Certified financial planners deliver higher revenue and more client satisfaction for their firms, while making more money than other investment advisers, according to a survey commissioned by the organization that grants their credential.
CFP professionals in a solo practice generate between 40% and 100% more revenue than those who don't hold the mark, according to a study by Aite Group LLC on behalf of the Certified Financial Planner Board of Standards Inc. that was released Tuesday. If a CFP is part of a team practice, the group earns about 30% more.
One reason that CFPs produce these results is that they manage clients holistically rather than selling specific investment products.
“Practices with CFP professionals work with more of their clients on a long-term, recurring basis, managing 45% of client assets for an [assets under management]-based fee (versus 30% for other advisers) and delivering a financial plan or a needs analysis to about 30% more clients in 2011 than did practices without CFP professionals,” the report stated.
The survey was based on a March 2012 Aite Group survey of 515 U.S. financial advisers. In addition, a top 50 U.S. financial services firm provided data on its advisers, and Aite Group interviewed executives with eight of the top 100 broker-dealers. Client satisfaction was based on an Aite Group survey of more than 1,000 investors in December 2011.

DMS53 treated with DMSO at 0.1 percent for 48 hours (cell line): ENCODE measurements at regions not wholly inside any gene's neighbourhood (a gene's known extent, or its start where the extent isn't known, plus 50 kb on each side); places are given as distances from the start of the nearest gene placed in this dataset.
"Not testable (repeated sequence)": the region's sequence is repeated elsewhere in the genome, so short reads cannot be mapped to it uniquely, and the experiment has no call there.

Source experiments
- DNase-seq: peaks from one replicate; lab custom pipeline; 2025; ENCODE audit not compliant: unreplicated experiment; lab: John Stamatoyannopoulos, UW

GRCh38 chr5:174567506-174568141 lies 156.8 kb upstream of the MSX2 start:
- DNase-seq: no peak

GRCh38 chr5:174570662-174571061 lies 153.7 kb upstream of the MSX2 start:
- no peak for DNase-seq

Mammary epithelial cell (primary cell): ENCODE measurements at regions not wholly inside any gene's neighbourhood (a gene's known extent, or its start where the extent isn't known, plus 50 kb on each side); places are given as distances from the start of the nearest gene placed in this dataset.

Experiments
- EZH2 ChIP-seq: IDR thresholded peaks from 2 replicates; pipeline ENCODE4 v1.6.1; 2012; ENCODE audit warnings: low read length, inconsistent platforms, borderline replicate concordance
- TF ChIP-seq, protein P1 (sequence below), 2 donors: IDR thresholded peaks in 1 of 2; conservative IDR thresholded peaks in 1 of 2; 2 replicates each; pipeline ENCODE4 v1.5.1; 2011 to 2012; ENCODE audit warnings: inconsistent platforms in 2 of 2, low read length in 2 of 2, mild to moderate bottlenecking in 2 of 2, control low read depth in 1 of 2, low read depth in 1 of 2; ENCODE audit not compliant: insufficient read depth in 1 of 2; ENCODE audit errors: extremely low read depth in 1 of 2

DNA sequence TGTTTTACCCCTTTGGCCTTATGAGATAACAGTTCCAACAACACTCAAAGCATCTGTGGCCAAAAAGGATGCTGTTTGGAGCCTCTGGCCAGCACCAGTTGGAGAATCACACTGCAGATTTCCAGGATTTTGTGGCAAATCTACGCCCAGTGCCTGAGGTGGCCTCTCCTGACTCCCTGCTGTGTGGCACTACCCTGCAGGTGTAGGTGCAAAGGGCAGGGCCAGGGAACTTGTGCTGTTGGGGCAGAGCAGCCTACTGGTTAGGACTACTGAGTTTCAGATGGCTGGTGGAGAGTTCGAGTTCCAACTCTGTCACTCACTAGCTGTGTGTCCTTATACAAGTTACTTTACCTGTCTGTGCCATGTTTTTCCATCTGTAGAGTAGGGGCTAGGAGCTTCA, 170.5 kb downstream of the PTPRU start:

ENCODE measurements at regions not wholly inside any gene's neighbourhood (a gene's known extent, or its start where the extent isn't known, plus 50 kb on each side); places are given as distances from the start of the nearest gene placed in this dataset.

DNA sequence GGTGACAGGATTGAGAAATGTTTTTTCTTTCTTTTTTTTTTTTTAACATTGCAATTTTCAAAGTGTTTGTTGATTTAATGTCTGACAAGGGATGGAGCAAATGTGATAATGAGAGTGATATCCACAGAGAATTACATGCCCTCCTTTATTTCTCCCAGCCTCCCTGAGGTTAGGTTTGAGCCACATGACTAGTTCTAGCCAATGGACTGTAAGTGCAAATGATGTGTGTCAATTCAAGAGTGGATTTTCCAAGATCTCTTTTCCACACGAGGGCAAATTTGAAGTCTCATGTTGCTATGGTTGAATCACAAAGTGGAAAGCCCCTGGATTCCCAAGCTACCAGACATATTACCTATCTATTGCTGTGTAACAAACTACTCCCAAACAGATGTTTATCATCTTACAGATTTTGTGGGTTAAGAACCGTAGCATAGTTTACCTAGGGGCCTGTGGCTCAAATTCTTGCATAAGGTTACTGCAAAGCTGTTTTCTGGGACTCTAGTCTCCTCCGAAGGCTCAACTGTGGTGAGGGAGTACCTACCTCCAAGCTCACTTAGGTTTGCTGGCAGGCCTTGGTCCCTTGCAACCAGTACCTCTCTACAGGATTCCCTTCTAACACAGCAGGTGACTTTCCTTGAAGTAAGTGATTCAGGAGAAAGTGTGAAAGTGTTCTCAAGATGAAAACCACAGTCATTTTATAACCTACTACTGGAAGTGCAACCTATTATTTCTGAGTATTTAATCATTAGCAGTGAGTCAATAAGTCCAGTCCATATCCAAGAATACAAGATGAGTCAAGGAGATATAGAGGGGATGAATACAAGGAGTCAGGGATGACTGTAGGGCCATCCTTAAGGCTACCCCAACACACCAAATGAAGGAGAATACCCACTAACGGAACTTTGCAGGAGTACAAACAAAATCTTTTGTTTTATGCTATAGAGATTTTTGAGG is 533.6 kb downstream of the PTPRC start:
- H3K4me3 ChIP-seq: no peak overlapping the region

CFPs at insurance broker-dealers generate 131% more revenue than other advisers; at wirehouses, 18% more and 67% more at independent broker-dealers, according to the study.
Why? “The financial planning approach leads to longer-term relationships,” Sophie Schmitt, a senior researcher at Aite Group, said in a conference call with reporters.
Clients respond to the more comprehensive service they get from planners, according to the study. It shows that 87% of CFP clients are “satisfied or very satisfied,” compared with 72% who work with other kinds of advisers.
“We see a nice lift with the CFP group,” Ms. Schmitt said.
The CFPs also enjoy a boost to their salaries. About a third of advisers with a CFP and more than 10 years of experience earn more than $215,000. About a quarter of non-CFP advisers said they are at that income level.
The CFP-sponsored report buttresses the CFP Board's efforts to convince advisory firms to encourage their advisers to earn a CFP and to include CFP courses in their training curriculum. Approximately 67,000 U.S. investment advisers hold the CFP mark, or about 20% of the industry.
“Firms are increasingly seeing the value of certification and what that does for their client relationships,” said Tom Crowder, the CFP Board's managing director for marketing and business development.
The CFP Board also is positioning the mark as a key credential for an investment sector that is focused more and more on working in the client's best interests. Like all investment advisers, CFPs have to meet that standard of care.
The Financial Industry Regulatory Authority Inc. recently introduced a new rule that moves the less stringent suitability standard for brokers closer to the fiduciary requirement. The Securities and Exchange Commission is considering a rule that would impose universal fiduciary duty on anyone providing retail investment advice.
“CFP professionals are best qualified to deal with these new rules coming out," Mr. Crowder said. "We see that as a positive.”